ACOG-Led Panel Collates Female Preventive Service Recommendations from WPSI, USPSTF, and Bright Futures

The benefits women derive from preventive health services throughout their life span are well documented in the literature.  Evidence-based preventive health care has been demonstrated to identify risk factors for disease and to promote early detection of disease and infection, allowing more effective management and prevention of further complications (Maciosek, 2010).

But to ensure that women of every age receive appropriate preventive health screenings, health care providers need established guidelines for recommended preventive services for their care. The availability of various and sometimes inconsistent guidelines can result in provider uncertainty and patient confusion.

NPs providing such services now have a comprehensive and innovative tool in the recently updated Well-Woman Chart. The tool is specifically intended for clinicians providing preventive healthcare for women, particularly in primary care settings.

Devised by an American College of Obstetricians and Gynecologists (ACOG)-led expert panel of organizations, the Well-Woman Chart is separated by patient age group, and services are broken into the categories of general health, infectious diseases, and cancer, all listed in alphabetical order for ease of use. Recommendations from the Women’s Preventive Services Initiative (WPSI) and U.S. Preventive Services Task Force (USPSTF) for preventive services for pregnant and postpartum women are also provided in the chart. The tool’s developers note that patient immunizations should be administered according to the Centers for Disease Control and Prevention’s most recent Advisory Committee of Immunization Practices (ACIP) recommendations. When recommendations overlap among the various groups, the chart uses the most inclusive recommendation.

Beyond a checklist

More than just a listing of services or a standalone chart, the Well-Woman Chart includes corresponding clinical summaries with the appropriate age and frequencies in which the preventive services should be performed, considerations for clinical practice, and any relevant risk assessments.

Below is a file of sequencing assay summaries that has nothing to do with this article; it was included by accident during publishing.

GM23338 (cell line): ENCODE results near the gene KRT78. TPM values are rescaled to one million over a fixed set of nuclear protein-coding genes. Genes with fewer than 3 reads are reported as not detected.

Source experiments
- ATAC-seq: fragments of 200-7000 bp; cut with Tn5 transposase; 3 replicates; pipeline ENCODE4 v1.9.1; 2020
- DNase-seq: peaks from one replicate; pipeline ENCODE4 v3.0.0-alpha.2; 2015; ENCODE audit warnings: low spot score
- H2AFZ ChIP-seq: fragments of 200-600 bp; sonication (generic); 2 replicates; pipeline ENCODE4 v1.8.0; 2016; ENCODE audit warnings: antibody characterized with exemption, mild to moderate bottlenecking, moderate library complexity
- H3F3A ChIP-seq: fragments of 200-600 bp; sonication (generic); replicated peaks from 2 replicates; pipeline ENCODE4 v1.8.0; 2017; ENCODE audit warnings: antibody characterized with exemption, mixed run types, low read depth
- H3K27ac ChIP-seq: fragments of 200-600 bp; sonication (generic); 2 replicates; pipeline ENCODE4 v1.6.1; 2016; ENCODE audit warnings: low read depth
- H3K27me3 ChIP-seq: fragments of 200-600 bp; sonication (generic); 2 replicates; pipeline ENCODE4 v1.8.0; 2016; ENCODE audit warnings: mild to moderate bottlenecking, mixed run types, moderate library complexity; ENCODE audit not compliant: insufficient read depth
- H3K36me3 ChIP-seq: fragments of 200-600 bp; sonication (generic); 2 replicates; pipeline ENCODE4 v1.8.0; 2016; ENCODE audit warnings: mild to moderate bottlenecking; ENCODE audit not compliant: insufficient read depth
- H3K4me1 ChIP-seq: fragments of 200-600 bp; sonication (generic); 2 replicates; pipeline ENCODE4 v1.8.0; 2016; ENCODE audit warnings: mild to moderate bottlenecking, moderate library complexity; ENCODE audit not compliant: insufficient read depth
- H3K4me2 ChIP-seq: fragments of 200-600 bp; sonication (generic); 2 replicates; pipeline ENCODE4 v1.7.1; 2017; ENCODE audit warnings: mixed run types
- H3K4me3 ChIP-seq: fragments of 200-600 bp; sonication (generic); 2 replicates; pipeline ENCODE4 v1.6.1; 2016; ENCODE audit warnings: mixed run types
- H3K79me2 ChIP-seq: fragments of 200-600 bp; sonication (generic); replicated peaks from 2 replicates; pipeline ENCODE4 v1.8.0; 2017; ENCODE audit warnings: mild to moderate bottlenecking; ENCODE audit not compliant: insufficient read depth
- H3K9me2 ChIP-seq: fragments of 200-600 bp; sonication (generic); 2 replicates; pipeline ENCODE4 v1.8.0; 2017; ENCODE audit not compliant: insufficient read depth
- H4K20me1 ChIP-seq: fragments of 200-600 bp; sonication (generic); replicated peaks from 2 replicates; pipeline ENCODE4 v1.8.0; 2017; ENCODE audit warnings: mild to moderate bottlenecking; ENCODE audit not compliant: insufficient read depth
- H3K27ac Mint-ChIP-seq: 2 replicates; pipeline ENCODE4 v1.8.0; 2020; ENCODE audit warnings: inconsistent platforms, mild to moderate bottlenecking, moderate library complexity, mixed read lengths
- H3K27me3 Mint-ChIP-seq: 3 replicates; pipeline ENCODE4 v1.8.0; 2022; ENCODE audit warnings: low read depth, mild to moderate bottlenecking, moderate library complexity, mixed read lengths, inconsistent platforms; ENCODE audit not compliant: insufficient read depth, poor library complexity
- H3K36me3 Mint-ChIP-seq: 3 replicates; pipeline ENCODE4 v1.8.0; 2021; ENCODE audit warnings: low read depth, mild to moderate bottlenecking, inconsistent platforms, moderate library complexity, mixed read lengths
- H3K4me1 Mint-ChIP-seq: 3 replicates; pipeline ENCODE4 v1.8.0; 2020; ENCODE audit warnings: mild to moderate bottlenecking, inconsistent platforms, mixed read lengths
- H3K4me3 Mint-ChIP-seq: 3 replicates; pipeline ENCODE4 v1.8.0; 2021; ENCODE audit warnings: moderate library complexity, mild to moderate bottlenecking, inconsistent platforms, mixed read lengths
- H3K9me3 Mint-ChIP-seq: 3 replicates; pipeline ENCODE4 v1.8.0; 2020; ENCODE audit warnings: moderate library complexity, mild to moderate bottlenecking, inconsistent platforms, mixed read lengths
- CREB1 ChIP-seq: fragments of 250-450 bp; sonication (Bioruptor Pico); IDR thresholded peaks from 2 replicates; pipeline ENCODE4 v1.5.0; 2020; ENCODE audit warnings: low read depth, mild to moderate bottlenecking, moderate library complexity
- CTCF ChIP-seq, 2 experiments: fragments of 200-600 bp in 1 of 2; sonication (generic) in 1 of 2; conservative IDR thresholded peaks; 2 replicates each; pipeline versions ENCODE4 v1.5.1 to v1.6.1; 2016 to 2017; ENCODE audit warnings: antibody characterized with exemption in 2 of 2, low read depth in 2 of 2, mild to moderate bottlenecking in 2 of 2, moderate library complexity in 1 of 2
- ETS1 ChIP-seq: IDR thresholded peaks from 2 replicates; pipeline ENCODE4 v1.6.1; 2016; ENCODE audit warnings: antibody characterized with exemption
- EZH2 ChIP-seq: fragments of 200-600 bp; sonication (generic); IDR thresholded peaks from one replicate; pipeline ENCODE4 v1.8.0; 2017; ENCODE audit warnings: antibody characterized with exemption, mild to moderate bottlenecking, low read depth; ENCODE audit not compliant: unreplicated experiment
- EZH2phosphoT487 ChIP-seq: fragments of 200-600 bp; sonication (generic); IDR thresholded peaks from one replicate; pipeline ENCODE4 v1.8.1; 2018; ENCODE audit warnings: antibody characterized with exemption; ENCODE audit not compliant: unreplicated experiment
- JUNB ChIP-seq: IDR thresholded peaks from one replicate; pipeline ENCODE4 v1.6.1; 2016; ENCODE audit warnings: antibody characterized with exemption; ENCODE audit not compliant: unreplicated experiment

The 2-page PDF is downloadable in both English and Spanish and includes an interactive online version (

But not all at once

Its developers emphasize that the services listed in the Well-Woman Chart should not be viewed as what is expected to be performed at every well-woman visit by every health care provider. Rather, a series of such visits may be necessary to provide all of the chart’s recommended services depending upon your patient’s age, health status, reproductive health needs, pregnancy status, and risk factors.

The cost question

The most comprehensive care listing can’t help patients with access issues. As such, creators of the tool have ensured that all recommendations listed on the Well-Woman Chart include clinical preventive services that most private insurance plans and many Medicaid state programs cover without patient cost-sharing as required by the Affordable Care Act.  They counsel providers to refer their patients who have cost questions to the federal coverage requirements information for preventive services available at and to their individual insurance carriers.

For those providers with billing queries, ACOG offers coding resources available at In addition, specific coding questions can also be submitted via ACOG’s Coding Ticket Database Registration is required for access to the portal, but the resource is free and offered to ACOG members and non-members alike.

Combining clinical forces

The Health Resources and Services Administration (HRSA)-supported Women’s Preventive Services Guidelines were originally established in 2011 based on recommendations from a Department of Health and Human Services’ commissioned study by the Institute of Medicine (IOM), now known as the National Academy of Medicine (NAM).

Since the establishment of the Guidelines, advancements in science have left gaps subsequently identified in clinical practice. To address these, in 2016, HRSA awarded a 5-year cooperative agreement to ACOG to launch the WPSI. The organization convened a coalition of clinical, academic, and consumer-focused health professional organizations with the shared goal of conducting a scientifically rigorous review to develop recommendations for updated Guidelines. The development process of the WPSI is based on adaptation of the 8 criteria for evidence-based clinical practice guidelines as articulated in the 2011 report, Clinical Practice Guidelines We Can Trust from the NAM.

The WPSI is overseen by an Advisory Panel comprised of representatives from ACOG and 3 other major professional organizations representing the majority of women’s health care providers, including the National Association of Nurse Practitioners in Women’s Health (NPWH), the American Academy of Family Physicians (AAFP), and the American College of Physicians (ACP).

Start here

While intended as a “tool and a starting point for providing well-woman care and implementing the WPSI-recommended well-woman preventive visits,” ACOG notes that the chart should be adapted as necessary to meet a woman’s needs. It further counsels that, should the new tool’s recommendations conflict with providers’ association guidelines, they should defer to their clinical institutional authority. The Well-Woman Chart will be updated annually.

Click here to download this 2-page tool “The Well-Woman Chart” or go to

The contents of this feature are not provided or reviewed by NPWH.


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According to the CDC, approximately how many women will develop breast cancer in their life?